Akysis portellus (Akysis portellus)

From Pet Wiki
Jump to navigation Jump to search
Akysis portellus
Akysis portellus
Akysis portellus (Akysis portellus)
Name Akysis portellus
Name Lat. Akysis portellus
Family Stream Catfishes
Family lat. Akysidae
Order Catfishes
Order lat. Siluriformes
Origin South Asia
Habitat Streams
Diet Carnivore
pH 6.0-7.5
Behavior Peaceful
Keeping Group
Care Level Moderate
Reproduction Oviparous
Breeding None reported
Life Span 6-10 years
Protection No
Metric Units
Size 3.5 cm
Temperature 16-24 °C
Hardness 2-12 °dH
Aquarium 60 cm / 54 l
US Units
Size 1.4"
Temperature 61-75 °F
Hardness 36-214 ppm
Aquarium 15 gal

Distribution and habitat

The diamond spotted dwarf catfish are found in the Sittang River inlet of southern and central Myanmar. There they live in fast flowing, clear streams and small rivers with a substrate of sand, gravel and stones as well as sunken roots and branches.


They need an aquarium with border planting, many hiding places like stone caves (e.g. perforated rock) and roots as well as sufficient swimming space. A dark substrate of sand and fine gravel covered with some foliage (sea almond tree, beech), subdued light (floating plants) and oxygen-rich water with a moderate current is ideal.

No ammonia, ammonium and nitrite should be detectable, and the nitrate value should not exceed 100 mg/l. To ensure the water quality and oxygen content, a filter and heater adapted to the aquarium size is required, as well as lighting for the species-appropriate day-night rhythm of the animals.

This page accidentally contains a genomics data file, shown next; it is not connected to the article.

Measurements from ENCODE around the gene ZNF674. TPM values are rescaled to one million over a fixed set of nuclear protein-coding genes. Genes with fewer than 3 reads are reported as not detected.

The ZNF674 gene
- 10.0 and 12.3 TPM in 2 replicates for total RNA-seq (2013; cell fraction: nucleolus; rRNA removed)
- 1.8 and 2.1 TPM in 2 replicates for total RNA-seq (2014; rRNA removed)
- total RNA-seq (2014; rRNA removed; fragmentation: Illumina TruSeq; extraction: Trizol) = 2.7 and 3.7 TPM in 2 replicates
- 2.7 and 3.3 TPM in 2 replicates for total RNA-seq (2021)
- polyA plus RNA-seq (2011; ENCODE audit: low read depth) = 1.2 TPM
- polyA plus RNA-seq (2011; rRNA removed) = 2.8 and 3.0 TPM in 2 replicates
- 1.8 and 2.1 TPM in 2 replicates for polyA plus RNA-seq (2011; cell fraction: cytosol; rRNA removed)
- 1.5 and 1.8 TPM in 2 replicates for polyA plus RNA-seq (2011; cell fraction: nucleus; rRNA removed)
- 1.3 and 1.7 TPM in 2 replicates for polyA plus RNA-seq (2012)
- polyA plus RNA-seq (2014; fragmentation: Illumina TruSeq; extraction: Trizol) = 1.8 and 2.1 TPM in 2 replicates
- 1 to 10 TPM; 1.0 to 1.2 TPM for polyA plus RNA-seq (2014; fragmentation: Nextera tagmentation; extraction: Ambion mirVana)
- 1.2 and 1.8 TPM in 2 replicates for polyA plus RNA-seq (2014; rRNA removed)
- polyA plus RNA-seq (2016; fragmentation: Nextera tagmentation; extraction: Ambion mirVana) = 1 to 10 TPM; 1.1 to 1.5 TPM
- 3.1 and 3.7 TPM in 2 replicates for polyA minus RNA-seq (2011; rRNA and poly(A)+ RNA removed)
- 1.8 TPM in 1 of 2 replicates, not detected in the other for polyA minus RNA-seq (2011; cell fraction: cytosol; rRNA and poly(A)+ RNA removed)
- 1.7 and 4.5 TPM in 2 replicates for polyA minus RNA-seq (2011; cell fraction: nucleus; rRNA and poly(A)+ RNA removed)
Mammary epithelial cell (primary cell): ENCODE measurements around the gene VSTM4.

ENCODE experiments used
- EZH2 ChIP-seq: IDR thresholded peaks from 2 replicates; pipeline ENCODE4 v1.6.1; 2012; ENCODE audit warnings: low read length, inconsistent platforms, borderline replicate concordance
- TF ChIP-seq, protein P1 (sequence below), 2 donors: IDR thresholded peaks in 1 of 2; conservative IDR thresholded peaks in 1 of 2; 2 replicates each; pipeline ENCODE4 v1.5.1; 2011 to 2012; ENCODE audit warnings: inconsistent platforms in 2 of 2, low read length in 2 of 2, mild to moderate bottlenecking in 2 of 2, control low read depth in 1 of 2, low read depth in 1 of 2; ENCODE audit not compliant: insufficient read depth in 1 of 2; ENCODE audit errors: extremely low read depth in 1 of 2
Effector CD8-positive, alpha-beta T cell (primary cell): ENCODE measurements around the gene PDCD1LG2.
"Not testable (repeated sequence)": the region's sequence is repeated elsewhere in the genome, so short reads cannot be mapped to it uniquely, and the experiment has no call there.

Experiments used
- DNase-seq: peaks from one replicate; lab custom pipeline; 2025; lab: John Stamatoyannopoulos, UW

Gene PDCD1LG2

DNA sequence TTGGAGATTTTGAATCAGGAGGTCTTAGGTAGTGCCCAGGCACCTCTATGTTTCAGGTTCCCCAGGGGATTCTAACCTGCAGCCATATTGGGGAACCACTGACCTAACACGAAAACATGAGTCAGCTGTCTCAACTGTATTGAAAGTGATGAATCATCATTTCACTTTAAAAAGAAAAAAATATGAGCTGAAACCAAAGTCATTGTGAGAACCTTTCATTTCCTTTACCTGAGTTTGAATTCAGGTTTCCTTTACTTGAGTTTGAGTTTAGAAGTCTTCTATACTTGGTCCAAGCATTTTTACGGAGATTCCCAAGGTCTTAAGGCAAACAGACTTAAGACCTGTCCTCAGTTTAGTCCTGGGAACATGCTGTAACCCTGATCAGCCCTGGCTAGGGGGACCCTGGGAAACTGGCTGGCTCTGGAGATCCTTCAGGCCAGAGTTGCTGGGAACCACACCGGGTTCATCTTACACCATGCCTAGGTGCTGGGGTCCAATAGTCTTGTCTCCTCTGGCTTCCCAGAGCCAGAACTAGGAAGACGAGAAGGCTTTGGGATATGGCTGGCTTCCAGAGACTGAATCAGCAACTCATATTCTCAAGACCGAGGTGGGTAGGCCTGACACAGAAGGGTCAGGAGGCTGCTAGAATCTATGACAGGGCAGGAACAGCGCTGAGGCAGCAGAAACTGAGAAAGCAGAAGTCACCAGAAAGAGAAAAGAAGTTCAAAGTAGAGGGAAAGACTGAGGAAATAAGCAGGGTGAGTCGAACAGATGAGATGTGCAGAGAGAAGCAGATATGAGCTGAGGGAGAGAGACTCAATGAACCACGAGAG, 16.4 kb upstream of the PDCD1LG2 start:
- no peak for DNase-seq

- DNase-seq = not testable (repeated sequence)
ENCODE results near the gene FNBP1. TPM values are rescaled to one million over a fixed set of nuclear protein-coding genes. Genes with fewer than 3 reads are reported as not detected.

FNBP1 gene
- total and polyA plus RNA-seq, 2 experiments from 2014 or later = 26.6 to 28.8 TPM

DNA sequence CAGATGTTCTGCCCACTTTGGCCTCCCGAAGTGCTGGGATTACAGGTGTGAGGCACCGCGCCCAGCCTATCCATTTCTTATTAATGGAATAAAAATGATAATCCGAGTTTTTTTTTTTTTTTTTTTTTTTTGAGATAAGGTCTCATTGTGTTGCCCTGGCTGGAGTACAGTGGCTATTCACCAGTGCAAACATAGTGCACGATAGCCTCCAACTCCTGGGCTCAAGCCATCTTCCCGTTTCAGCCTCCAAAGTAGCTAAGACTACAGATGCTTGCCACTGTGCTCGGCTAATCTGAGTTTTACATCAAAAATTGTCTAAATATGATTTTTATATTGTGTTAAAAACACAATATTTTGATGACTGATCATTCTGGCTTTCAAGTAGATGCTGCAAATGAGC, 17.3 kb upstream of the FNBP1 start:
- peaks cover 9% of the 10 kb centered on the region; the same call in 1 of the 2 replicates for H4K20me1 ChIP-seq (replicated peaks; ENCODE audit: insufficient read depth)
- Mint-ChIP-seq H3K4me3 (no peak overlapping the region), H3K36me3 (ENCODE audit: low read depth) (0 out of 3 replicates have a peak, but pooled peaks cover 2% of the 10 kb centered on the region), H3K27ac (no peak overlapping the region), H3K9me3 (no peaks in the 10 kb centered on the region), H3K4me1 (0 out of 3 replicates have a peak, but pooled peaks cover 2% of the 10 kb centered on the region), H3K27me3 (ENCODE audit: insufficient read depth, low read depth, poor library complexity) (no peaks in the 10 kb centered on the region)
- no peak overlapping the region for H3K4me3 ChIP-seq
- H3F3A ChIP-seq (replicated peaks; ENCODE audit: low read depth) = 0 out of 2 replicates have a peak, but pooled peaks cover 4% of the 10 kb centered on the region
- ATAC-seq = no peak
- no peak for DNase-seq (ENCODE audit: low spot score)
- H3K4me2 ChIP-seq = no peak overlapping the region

The food supply consists of live food, such as cyclops, daphnia, artemia, enchytraea and mosquito larvae, which are also eaten frozen without problems, or a commercially available frozen food mix. Not too fine sea water plankton (frozen or preserved) is also gladly accepted. After habituation, protein-rich dry food (granules, micro-pellets) is sometimes also accepted. They are nocturnal fish and should only be fed in the evening.

Only feed as much as will be eaten within a few minutes. A regular and varied diet promotes health and increases resistance.

Behaviour and compatibility

It is recommended to keep these calm fish in a group of at least 5 animals. They are very peaceful and should only be kept together with other calm and small fish, such as Boraras. Socialization with larger, bottom-dwelling or nocturnal fish as well as shrimp is not recommended

Basically, only compatible fish species with similar requirements for water conditions and water temperature may be socialized.

Sex dimorphism

The sexes are hardly distinguishable. Females ready to spawn appear rounder. With some experience the sexes can be distinguished by their genital papilla.

Reproduction and breeding

There are no known reports of successful breeding in the aquarium.


They have venomous dorsal and pectoral fin spines that can cause painful injuries when touched.

When catching them, use nets with as fine a mesh as possible so that the hard rays of the fins do not get caught in them.

Foliage (sea almond tree, oak, etc.) not only provides cover, but as it rots it encourages the development of microorganisms that provide a valuable secondary food source.

The well-being of the fish should be monitored regularly. Temperature should be checked daily, pH, hardness and nitrate levels at least every 14 days. Regular partial water changes are recommended, even when contaminant levels have not yet reached the upper limit. Sudden changes in water quality should be avoided. Newly introduced fish must be accustomed slowly to the water in the aquarium.

Further literature can be found in your pet store.


Text: Werner Winter; Image: Franz Lowak

Source: BMELV (1998): Tierschutzgutachten - Haltung von Zierfischen (Süßwasser); ENGELMANN (2005): Zootierhaltung - Tiere in menschlicher Obhut: Fische, Verlag Harri Deutsch

  • Gemäß § 21 Abs. 5 Tierschutzgesetz idgF